As I put on the tight, elastic swim trunks in the changing room in Baseline Fitness, I realize I have never worn Speedos before. I am not a fan. It’s not so much the look – admittedly not great – but the damn things bite into my inner thighs more than clothing should.
I leave the changing room and walk directly into the testing room, where an egg-shaped spaceship sits in the corner. This is the Bod Pod, a machine built to precisely test body composition. I sit on the short plastic seat inside, and Eve Ann Metzger tells me to breathe normally. She closes the door, and the machine begins to whir as it forces air into the small pressurized cabin. The test lasts 40 seconds and is repeated three times. Then I climb out to learn the results.
I’m fully clothed again and sitting at the front desk while Metzger, Baseline’s owner, explains the Bod Pod test analysis. There are other methods of determining someone’s body composition, like skin-fold calipers and bio-electrical weighing, but she says that the Bod Pod provides the best combination of accuracy and convenience. The machine works by filling the sealed cabin with air and then measuring how much you displace – “like taking a tape measure to your entire body,” she says.
Once they have a body-density measurement, trainers factor in sex, age and height to calculate a person’s lean mass and body-fat percentage. On a simple level, this information can show if someone is at risk for health problems based on body-fat percentage, which is rated on a scale that runs from above 30 percent (too high) to below 5 percent (too low).
“We do see so many people that are really surprised at where they are,” says Metzger. “They look at the categories, and they’re really surprised to find that, you know, ‘Wow, everybody tells me I look normal and okay, and I’m in an excess body-fat category.’”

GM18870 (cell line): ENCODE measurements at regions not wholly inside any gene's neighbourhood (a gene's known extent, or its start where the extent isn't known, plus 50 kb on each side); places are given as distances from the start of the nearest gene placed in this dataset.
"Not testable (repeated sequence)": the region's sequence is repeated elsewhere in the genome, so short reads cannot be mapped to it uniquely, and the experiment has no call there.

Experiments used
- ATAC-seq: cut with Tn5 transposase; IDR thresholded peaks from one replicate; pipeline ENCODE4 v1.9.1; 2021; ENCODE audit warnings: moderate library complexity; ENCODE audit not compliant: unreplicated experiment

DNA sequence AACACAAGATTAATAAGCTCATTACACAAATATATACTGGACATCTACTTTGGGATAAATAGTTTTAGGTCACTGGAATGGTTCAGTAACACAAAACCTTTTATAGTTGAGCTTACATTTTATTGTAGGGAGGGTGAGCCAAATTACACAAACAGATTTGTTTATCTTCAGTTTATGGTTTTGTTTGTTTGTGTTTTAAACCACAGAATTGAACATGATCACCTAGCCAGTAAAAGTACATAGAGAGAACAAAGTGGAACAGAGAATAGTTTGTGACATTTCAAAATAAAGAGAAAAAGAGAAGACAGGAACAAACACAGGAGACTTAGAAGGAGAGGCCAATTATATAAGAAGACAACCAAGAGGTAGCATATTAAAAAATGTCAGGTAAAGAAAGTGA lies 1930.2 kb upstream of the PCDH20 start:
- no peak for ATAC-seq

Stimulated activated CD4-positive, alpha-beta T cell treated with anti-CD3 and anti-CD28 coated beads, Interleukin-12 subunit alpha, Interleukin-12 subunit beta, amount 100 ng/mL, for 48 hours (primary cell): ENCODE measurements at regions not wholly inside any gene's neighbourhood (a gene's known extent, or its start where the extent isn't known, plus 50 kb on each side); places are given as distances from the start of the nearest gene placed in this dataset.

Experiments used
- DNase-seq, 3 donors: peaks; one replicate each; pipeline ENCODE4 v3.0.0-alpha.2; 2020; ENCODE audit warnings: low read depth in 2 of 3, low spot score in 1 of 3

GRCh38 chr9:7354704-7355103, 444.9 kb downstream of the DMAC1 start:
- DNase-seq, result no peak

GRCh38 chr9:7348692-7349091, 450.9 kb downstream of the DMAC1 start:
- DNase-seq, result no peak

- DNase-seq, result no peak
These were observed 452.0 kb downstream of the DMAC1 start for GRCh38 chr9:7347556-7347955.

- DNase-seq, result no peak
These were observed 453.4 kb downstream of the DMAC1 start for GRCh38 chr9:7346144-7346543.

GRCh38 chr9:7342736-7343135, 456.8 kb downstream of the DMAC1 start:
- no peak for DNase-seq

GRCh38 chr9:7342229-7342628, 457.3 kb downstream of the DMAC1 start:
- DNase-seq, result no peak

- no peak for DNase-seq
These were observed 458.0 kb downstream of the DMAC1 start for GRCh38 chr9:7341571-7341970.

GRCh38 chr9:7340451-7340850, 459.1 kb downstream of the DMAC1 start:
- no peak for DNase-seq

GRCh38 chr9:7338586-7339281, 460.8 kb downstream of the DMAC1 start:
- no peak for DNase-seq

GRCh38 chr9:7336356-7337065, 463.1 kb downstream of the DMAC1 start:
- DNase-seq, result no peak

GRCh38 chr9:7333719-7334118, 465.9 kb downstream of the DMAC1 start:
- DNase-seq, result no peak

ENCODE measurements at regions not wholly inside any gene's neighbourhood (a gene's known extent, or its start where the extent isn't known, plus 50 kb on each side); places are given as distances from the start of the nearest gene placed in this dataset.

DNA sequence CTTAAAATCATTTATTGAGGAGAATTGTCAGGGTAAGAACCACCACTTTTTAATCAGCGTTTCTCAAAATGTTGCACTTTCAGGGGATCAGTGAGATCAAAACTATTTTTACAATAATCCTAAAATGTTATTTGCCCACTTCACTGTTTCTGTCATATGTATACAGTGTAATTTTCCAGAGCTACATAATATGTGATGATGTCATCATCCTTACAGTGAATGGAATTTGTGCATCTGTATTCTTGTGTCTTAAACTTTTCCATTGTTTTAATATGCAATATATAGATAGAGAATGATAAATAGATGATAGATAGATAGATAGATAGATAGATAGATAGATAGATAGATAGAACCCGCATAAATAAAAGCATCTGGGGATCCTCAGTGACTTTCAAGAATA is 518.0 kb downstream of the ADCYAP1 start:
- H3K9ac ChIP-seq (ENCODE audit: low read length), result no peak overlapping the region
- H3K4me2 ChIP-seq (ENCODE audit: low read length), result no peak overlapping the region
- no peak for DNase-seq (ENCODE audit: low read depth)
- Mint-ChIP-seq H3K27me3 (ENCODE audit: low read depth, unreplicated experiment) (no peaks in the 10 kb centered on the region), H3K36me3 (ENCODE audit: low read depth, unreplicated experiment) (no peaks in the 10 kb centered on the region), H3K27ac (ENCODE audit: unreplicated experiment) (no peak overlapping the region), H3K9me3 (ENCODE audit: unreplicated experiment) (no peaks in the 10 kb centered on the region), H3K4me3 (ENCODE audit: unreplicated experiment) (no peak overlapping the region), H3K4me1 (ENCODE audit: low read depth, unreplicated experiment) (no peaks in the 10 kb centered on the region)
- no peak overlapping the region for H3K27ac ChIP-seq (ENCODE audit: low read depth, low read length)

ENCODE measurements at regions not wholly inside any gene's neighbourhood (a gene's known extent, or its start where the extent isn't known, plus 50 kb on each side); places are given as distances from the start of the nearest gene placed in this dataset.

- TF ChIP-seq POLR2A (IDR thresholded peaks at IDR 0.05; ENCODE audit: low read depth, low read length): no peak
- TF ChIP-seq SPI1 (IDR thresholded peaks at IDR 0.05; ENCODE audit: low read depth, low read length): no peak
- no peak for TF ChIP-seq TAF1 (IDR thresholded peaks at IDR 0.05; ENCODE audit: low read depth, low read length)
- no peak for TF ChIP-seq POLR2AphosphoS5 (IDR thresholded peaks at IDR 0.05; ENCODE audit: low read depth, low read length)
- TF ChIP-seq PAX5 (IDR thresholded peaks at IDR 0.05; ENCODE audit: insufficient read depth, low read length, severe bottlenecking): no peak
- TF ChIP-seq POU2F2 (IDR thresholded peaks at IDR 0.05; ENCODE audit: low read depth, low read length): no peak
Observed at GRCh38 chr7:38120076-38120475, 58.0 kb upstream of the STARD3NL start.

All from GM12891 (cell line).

For most people – whether they are new to exercise or professional athletes – the Bod Pod results provide a snapshot of their current fitness level so that trainers can create realistic body-composition goals and then gauge progress through regular testing. Metzger advises people looking for physical changes to get tested about every four to six weeks.
And it’s not just about exercise – the dietary part of the equation plays a huge role.
“Your nutrition’s going to have the most impact on body-fat percentage. I hate to say that – I own a gym,” Metzger says while laughing, adding that diet also factors into the ability to build lean mass. The more lean mass you have the more efficient your body becomes, as more muscle increases your resting metabolism, thereby increasing the number of calories you burn throughout the day.
The Bod Pod operates in conjunction with the exercise facility at Baseline to push people toward better health and fitter bodies. The scientific numbers provide the goal and the starting point, and then the instructors supply a progressive training program. They increase the intensity, frequency or duration of workouts as incremental goals are met so that people don’t plateau before achieving long-term goals.
It all comes down to documenting what you’re doing, according to Metzger. “Obviously, we’re numbers people here,” she says. The stats from the Bod Pod don’t lie, and if people record their diets and how they’ve been exercising, then they will know the basis of their body composition, good or bad. It can be a road map to improvement, or it can point to where they went off course.
For more information about Baseline’s Bod Pod testing, other fitness assessment tools or personal training, visit www.baselinefitness.com.